India's bowling looks ordinary especially medium pacers, who were clueless, under- confident and hapless when under pressure, writes Amol Muzumdar
438! That's what South Africa got at Wankhede on Sunday. Let me rephrase it — that's what Indians conceded. Far too many. There were two reasons to it. One, conditions heavily loaded in favour of the batsmen which aided the explosive innings and two, the bowlers lacked skill when put under pressure.
Also Read: Bowling, fielding let India down in fifth ODI
Bhuvneshwar Kumar during the first ODI against South Africa at Green Park Stadium in Kanpur recently. The Indian pacer conceded 106 runs at Wankhede Stadium on Sunday. Pic/AFP
Let's talk about the wicket first. The Wankhede wicket was a 'patta'. Generally you would get a bit of bounce and carry. It's not difficult for a batsman to go for his aerial shots on this ground as you can easily get under the bounce.
Hot and humid
Overhead conditions were challenging. It was extremely hot and humid especially in the afternoon when the South Africans were batting. I can recall quite a few games at this venue where I have felt the heat. One was the 1999-2000 Ranji Trophy semi-final against Tamil Nadu. After the end of the first day when we fielded for 90 overs, all 11 of us crashed out in the changing room. The scene was, all of us lying on our backs on the floor with our feet up on the chairs. So no matter how physically fit you are, the Mumbai humidity will get you.
Quinton de Kock is slowly establishing himself as one of the brightest stars in world cricket along with Virat Kohli, Kane Williamson and of course Joe Root. He not only gave the Proteas a great start but carried on till he reached his hundred. When he got out, there was not an ounce of energy left in him. Physical exhaustion had taken over his mind. After his fifty he dealt only in boundaries.
It is delightful to notice his footwork. Whether he's playing within the crease or coming down the track, because of his twinkle footwork, he invariably finds himself in a correct position to play the ball. The accurate feet placement and then the flourish of the hands going through the line of the ball is his hallmark. The result is there for all to see.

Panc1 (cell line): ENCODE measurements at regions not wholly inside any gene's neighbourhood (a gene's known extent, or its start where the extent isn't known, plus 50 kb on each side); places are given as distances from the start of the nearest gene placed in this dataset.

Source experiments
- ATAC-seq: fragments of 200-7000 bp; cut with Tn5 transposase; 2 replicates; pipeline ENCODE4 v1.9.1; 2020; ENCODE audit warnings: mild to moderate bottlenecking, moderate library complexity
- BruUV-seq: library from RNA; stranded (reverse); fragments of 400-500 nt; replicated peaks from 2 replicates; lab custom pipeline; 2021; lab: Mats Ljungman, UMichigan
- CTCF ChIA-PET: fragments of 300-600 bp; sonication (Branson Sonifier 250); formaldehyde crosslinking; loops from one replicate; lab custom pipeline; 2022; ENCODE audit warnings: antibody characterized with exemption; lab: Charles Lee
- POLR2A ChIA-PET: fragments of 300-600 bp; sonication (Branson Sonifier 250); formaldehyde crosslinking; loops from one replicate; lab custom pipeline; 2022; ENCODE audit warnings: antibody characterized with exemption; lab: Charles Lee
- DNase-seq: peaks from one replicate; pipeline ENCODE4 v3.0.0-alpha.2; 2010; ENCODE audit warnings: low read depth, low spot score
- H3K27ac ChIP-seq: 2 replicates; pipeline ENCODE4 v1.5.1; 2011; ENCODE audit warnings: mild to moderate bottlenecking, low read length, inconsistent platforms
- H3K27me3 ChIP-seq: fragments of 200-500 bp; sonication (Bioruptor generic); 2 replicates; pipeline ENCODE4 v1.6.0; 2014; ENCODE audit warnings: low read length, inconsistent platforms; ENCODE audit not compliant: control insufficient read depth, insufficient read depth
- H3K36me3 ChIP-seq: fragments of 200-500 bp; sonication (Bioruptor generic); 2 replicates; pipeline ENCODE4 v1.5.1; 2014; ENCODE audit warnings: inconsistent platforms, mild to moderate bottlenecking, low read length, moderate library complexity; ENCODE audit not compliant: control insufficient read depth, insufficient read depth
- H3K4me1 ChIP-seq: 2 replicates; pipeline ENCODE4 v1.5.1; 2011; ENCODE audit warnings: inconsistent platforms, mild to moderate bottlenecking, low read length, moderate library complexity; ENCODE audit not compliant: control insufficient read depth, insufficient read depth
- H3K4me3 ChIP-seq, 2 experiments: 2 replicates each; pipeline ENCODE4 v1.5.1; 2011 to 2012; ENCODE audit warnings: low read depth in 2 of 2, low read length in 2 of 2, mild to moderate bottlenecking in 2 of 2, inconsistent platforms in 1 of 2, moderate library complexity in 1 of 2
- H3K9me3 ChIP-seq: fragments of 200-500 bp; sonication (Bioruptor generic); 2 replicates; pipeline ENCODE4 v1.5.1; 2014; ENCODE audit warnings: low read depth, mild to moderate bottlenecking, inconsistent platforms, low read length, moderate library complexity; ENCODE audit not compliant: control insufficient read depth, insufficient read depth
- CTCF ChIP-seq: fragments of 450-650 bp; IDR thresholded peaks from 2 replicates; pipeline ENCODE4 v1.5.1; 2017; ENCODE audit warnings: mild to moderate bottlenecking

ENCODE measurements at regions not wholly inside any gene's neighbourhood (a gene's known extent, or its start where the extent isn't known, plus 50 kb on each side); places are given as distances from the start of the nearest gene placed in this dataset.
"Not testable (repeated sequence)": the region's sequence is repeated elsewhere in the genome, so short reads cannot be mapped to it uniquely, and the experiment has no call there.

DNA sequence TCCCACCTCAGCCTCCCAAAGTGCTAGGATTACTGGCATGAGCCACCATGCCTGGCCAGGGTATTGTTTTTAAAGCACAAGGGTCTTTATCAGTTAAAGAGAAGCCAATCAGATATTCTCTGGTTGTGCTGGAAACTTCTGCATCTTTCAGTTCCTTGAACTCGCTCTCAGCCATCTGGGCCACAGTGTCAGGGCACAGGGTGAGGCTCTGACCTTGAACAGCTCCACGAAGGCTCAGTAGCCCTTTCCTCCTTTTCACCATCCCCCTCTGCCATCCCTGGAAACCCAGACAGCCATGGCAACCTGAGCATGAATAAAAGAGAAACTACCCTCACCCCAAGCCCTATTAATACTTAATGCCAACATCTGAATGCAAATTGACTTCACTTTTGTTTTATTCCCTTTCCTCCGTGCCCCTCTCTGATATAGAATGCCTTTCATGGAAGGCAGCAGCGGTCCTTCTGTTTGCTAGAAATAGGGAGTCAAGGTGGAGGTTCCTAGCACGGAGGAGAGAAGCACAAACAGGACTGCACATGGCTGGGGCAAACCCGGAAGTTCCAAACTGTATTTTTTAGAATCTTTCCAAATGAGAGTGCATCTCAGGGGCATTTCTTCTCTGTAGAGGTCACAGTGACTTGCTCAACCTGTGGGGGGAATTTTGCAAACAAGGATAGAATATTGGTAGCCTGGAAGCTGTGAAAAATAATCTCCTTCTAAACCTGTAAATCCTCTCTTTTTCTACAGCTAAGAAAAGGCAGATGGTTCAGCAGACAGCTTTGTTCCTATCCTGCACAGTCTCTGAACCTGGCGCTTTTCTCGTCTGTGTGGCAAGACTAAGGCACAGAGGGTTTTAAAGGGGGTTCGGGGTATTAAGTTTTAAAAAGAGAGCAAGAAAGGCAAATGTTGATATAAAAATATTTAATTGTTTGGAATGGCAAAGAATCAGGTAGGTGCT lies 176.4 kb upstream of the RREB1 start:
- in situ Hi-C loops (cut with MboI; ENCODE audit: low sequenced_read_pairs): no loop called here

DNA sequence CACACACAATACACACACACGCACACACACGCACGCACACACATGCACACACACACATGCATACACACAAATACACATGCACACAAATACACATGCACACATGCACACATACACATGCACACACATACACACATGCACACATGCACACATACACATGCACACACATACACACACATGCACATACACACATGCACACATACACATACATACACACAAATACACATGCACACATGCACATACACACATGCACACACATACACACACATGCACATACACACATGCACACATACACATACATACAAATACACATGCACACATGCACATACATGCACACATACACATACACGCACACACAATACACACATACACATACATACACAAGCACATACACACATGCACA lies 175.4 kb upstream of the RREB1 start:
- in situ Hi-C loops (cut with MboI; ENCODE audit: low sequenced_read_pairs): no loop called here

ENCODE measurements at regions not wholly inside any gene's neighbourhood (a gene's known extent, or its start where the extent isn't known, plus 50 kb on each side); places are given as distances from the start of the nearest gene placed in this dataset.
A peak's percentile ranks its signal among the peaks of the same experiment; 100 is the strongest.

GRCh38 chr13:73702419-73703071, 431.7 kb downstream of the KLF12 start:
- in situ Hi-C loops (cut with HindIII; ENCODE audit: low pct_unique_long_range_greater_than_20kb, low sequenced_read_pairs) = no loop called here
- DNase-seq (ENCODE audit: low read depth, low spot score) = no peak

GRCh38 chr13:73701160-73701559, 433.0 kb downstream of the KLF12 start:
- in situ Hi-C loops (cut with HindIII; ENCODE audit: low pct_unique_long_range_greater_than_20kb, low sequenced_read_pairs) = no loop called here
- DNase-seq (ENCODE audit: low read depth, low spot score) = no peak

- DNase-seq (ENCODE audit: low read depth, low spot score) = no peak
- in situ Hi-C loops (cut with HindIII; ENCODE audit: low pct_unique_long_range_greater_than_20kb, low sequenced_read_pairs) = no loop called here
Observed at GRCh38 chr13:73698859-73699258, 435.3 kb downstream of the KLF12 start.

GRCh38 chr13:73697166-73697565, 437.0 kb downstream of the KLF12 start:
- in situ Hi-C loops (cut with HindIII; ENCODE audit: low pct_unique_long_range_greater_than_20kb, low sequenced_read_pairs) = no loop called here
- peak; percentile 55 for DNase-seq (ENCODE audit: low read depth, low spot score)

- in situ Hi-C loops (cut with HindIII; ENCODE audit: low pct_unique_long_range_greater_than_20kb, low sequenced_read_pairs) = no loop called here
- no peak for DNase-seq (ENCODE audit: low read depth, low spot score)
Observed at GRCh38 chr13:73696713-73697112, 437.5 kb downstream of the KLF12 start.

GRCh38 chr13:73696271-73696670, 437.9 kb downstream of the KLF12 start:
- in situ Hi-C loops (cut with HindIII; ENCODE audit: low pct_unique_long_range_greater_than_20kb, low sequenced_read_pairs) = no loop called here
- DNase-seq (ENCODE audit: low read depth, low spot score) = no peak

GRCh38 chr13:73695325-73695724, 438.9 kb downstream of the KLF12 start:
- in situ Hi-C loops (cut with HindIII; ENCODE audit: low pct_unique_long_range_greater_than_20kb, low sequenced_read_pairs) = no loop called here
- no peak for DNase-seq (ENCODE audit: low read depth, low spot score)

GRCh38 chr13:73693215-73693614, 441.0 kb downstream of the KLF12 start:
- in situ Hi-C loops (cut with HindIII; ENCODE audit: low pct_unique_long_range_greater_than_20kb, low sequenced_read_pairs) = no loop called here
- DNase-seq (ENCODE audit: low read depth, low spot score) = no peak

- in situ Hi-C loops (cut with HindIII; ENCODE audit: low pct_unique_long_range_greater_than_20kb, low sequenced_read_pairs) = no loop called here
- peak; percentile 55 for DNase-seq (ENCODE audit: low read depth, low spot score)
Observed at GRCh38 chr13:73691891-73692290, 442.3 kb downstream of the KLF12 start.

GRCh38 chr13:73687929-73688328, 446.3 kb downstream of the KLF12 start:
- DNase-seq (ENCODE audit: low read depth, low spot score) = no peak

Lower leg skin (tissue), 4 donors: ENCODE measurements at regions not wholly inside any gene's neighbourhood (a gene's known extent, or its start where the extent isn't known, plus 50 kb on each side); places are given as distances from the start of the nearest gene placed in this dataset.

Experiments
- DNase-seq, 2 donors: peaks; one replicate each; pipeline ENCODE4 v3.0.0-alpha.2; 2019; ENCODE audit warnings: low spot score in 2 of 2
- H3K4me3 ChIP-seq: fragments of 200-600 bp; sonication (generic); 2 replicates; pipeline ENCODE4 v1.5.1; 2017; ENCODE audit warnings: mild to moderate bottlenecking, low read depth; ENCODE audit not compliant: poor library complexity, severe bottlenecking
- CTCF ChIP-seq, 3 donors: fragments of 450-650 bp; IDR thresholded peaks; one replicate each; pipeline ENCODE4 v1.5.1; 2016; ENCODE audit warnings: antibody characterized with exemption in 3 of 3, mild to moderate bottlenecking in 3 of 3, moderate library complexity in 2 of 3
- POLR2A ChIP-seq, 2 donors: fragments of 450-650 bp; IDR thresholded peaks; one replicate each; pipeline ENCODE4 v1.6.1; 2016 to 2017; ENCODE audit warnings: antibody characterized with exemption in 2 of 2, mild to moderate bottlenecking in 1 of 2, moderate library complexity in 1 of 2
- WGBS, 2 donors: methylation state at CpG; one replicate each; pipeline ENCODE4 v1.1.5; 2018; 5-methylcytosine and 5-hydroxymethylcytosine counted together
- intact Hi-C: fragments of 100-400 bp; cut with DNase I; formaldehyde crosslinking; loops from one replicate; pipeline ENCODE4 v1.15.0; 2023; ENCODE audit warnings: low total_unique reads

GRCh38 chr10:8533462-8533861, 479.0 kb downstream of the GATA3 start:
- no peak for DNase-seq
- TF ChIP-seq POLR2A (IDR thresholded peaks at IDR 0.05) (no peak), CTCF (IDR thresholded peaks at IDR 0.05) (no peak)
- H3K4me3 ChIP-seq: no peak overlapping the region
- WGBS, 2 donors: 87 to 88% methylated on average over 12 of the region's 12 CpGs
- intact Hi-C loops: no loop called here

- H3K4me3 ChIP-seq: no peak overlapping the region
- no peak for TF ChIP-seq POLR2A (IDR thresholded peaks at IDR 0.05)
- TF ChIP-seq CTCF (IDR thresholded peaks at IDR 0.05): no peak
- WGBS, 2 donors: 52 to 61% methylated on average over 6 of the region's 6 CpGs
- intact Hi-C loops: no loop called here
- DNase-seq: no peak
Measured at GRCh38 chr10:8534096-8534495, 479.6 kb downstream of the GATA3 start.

Faf du Plessis played a solid innings. He glues the South African innings together while somebody like a De Kock or a AB de Villiers can flourish around him. Towards the end, he too was drained out and was suffering from severe cramps after getting a ton. Both deserve applause for their commitment towards the team's goal.
Now, to the most dreaded yet respected player by the opposition, De Villiers. The Mumbai crowd greeted him like an emperor. He is the accomplished player of his generation, I would say. The chivalry of AB is infectious. He reminds me of Vivian Richards. When Richards took the stage, the world would stop and watch. Same with AB now. One shot in particular that he hit will stay in my mind. It was against Bhuvneshwar.
Now De Villiers is someone who has mastered the art of playing within his hitting zone. The ball landed just on good length and AB seized the opportunity to go aerial. His eyes focused on the ball. Head down, he swung at it, without lifting or moving his neck. The ball hit the sweetest part on his cricket bat and sailed into the third tier of the stadium.
It was like Tiger Woods golf swing. India's batting faltered under pressure. Only Ajinkya Rahane on his home turf showed some kind of resistance. In the end it was a no contest. For years we have been dealing with this but our bowling looks ordinary especially India's medium pacers, who were clueless, under- confident and hapless when under pressure.
If India wants to win consistently in the future they have to hunt for a few fast bowlers and work on them. When I mention fast bowlers, they ought to be over 145kph and not 130 kph. There's a big difference. An Indian team advertisement should read, "urgent…fast bowlers needed."
Bhuvneshwar Kumar's economy rate in the just-concluded five-match ODI series vs South Africa